David Lerner Associates: Financial Planning in your 50s
There are financial challenges in every decade. These three financial resolutions address the challenges that are common in your 50s:
Make that final push to top off your retirement savings
After a lifetime of diligently saving, the day when you can enjoy the retirement you’ve been planning is just around the corner. “The 50s represent the stretch right before the final mile or so of a marathon,” says David Lerner Associates Executive Vice President Martin Walcoe. “This is when runners want to prepare for a strong final push that will carry them successfully to the finish line.”
Unlike individuals in their 30s or even 40s, 50-somethings have a much smaller window of time left in which to save and invest for retirement. “In other words, time definitely is not on your side,” says Walcoe. “Therefore, saving as much money as possible for retirement should usually be a primary financial goal during this life stage.”
If possible, consider contributing the maximum amounts allowed by law into your qualified retirement plans. For tax year 2016, the annual IRA contribution limit (for traditional and Roth IRAs combined) is $5,500 (or $6,500 if you’re 50 years of age or over), while the annual 401(k) contribution limit is $18,000 (or $23,000 if you’re 50 years of age or over). Keep in mind that you have until your tax-filing deadline, April 15th for most people) to make your qualified plan contributions.
Re-examine your asset allocation mix. Not only do you have less time in your 50s to save for retirement, but you also have less time to make up for potential losses in your retirement portfolio. It may be wise to begin gradually shifting your asset allocation mix away from investments that may feature more short-term volatility (like equities) and toward those that generally have less volatility, such as fixed-income investments (like bonds) and cash equivalents. “While fixed-income instruments and cash equivalents generally offer lower return potential than equities, it may also lower risk, which is often important at this life stage — especially as you enter your late 50s,” says Walcoe.*
“If you haven’t saved as much for retirement by now as you’d hoped to, you might have to accept a higher degree of risk and volatility to achieve the returns necessary to meet your retirement savings goals.”
Enjoy some of the fruits of your labor. This life stage represents the “sweet spot” for some people. They are in their peak earning years, and their children have left the nest and perhaps even finished college. People in their 50s may have more financial flexibility and more discretionary income than at any other time in their lives. While it’s important to try to max out your retirement savings (as noted above) and maybe even try to pay down the principal on your home mortgage, it’s also important to “live a little” during this life stage, if your finances permit.
You have probably been working hard your whole adult life to pay the bills and raise your family. If you have done this successfully and are saving diligently for retirement, you might want to splurge a little and take a nice vacation or buy a big-ticket item. It’s all about finding the right balance in your life between financial responsibilities and enjoying the fruits of your labor.”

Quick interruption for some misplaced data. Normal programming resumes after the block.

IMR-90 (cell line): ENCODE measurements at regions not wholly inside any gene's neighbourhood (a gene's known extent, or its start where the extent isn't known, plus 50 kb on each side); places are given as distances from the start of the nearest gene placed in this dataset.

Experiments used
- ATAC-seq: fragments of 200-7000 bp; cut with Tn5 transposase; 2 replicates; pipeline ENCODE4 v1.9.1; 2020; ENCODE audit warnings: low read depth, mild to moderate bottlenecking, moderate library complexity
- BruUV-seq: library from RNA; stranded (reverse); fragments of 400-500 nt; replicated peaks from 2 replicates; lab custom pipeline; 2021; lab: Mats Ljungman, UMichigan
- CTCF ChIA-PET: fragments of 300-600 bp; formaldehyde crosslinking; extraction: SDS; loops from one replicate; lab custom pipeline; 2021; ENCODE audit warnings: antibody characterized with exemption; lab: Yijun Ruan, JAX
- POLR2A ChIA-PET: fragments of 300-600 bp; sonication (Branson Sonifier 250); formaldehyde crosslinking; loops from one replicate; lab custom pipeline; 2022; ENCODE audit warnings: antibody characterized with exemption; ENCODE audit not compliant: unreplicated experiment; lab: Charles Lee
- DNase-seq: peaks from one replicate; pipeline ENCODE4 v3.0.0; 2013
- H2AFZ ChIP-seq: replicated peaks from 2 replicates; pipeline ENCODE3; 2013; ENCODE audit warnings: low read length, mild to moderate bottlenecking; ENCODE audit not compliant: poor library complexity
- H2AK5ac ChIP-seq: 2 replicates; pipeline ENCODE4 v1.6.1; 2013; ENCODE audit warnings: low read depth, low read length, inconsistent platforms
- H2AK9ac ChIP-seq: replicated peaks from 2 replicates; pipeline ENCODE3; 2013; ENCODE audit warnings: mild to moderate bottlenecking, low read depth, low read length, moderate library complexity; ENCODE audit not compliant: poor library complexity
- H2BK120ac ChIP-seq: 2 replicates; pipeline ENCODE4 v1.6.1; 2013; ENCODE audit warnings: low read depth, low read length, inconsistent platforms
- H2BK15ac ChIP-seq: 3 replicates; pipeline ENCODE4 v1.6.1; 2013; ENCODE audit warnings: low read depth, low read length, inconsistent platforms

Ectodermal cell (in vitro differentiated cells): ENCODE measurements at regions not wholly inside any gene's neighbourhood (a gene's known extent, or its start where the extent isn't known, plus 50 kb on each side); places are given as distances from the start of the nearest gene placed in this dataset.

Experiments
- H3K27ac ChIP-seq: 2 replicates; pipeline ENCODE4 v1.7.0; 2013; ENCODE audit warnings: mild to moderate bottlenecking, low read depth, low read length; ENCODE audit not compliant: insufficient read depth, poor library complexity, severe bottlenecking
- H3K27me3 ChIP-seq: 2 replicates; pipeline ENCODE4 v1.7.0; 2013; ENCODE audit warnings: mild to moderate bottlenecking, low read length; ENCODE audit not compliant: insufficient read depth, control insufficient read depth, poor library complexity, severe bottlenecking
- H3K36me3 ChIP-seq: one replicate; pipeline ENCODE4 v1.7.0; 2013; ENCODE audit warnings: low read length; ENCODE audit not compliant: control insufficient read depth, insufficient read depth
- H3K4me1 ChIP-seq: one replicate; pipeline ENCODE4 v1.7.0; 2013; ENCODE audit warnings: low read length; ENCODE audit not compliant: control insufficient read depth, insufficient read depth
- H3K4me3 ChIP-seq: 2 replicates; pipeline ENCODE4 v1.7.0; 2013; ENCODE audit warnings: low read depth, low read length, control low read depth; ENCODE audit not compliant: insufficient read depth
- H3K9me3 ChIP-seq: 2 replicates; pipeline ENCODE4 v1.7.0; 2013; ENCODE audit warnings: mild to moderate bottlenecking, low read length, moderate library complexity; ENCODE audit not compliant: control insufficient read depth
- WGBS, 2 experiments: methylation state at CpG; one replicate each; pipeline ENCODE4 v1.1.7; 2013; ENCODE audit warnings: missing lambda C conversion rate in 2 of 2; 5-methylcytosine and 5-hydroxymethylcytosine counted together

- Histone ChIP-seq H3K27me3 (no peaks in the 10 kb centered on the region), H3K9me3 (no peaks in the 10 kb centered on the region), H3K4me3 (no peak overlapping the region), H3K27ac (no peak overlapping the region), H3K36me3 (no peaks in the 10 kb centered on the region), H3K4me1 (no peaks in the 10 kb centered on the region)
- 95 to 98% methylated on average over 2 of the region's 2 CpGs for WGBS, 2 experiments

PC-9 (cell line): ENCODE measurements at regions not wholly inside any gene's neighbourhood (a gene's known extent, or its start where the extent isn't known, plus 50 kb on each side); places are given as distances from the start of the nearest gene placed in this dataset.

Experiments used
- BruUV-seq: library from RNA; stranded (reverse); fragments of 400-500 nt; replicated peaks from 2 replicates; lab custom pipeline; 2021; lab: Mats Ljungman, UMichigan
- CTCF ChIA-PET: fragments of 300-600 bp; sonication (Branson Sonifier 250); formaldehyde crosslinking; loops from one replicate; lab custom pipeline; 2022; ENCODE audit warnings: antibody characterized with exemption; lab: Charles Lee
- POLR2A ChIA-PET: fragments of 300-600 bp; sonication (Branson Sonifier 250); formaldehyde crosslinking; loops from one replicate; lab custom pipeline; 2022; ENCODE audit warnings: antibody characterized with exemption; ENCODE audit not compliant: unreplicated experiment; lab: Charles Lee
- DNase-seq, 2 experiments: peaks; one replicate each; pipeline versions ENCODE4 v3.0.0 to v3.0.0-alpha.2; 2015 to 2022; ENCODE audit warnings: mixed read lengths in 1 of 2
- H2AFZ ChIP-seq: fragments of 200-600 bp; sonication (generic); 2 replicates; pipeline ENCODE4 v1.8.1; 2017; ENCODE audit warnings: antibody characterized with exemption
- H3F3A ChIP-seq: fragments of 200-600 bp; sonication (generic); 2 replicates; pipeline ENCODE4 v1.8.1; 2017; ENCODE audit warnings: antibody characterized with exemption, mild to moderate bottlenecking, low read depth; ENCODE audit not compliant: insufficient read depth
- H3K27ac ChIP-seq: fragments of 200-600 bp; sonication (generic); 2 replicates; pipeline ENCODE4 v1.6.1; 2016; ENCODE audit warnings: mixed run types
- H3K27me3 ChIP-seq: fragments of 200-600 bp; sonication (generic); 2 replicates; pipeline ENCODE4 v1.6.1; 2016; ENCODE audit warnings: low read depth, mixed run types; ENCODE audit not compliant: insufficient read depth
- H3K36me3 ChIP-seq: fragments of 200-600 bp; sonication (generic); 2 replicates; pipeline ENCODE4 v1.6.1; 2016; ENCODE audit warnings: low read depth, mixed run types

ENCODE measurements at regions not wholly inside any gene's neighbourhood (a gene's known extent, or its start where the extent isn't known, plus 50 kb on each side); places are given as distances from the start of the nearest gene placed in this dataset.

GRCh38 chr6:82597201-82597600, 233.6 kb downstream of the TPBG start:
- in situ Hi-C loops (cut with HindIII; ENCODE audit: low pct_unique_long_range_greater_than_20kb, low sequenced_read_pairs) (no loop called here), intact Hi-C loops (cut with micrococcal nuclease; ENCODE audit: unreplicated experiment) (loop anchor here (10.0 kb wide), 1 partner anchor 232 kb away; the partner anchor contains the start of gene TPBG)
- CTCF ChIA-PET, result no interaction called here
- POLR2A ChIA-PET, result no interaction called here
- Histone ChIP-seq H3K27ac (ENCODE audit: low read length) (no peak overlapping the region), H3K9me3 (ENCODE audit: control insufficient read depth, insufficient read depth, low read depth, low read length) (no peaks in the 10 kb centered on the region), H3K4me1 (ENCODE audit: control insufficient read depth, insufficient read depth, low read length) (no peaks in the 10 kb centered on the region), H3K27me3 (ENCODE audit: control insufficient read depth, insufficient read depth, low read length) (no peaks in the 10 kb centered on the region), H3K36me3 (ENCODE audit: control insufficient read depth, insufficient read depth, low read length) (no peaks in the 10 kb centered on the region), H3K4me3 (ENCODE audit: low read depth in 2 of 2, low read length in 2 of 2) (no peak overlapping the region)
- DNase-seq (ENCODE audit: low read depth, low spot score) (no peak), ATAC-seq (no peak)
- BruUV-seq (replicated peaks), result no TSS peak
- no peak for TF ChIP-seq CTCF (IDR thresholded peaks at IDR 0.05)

*Bond prices move inversely to interest rates. Long-term bonds are more exposed to interest rate risk than
Duration is the risk associated with the sensitivity of a bond’s price to a one percent change in interest
rates. The higher a bond’s duration, the higher its sensitivity to changes in interest rates.
Investors who decide to sell prior to a call or maturity date may receive more or less than their original investment depending on market conditions and any mark-ups or mark-downs to the price of the bonds.
Many municipal bonds contain call features which allow for the bond to be recalled or retired before maturity at the discretion of the issuer.
Credit risk—This is the risk that an issuer will default or be unable to make payments. The credit of the bond is backed by the municipality issuing the bond. The issuer of the bond must remain solvent in order to pay investors. Investors should consult with their investment counselor as to the credit risk or risk of default with a particular issuer.
Material contained in this article is provided for information purposes only and is not intended to be used in connection with the evaluation of any investments offered by David Lerner Associates, Inc. This material does not constitute an offer or recommendation to buy or sell securities and should not be considered in connection with the purchase or sale of securities.
To the extent that this material concerns tax matters, it is not intended or written to be used, and cannot be used, by a taxpayer for the purpose of avoiding penalties that may be imposed by law. Each taxpayer should seek independent advice from a tax professional based on his or her individual circumstances.
These materials are provided for general information and educational purposes based upon publicly available information from sources believed to be reliable-- we cannot assure the accuracy or completeness of these materials. The information in these materials may change at any time and without notice.
David Lerner Associates does not provide tax or legal advice. The information presented here is not specific to any individual's personal circumstances. Member FINRA & SIPC.
Founded in 1976, David Lerner Associates is a privately-held broker/dealer with headquarters in Syosset, New York and branch offices in Westport, CT; Boca Raton, FL; Teaneck and Princeton, NJ; and White Plains, NY. For more information contact David Lerner Associates Call 516-921-4200 Visit our website: www.davidlerner.com
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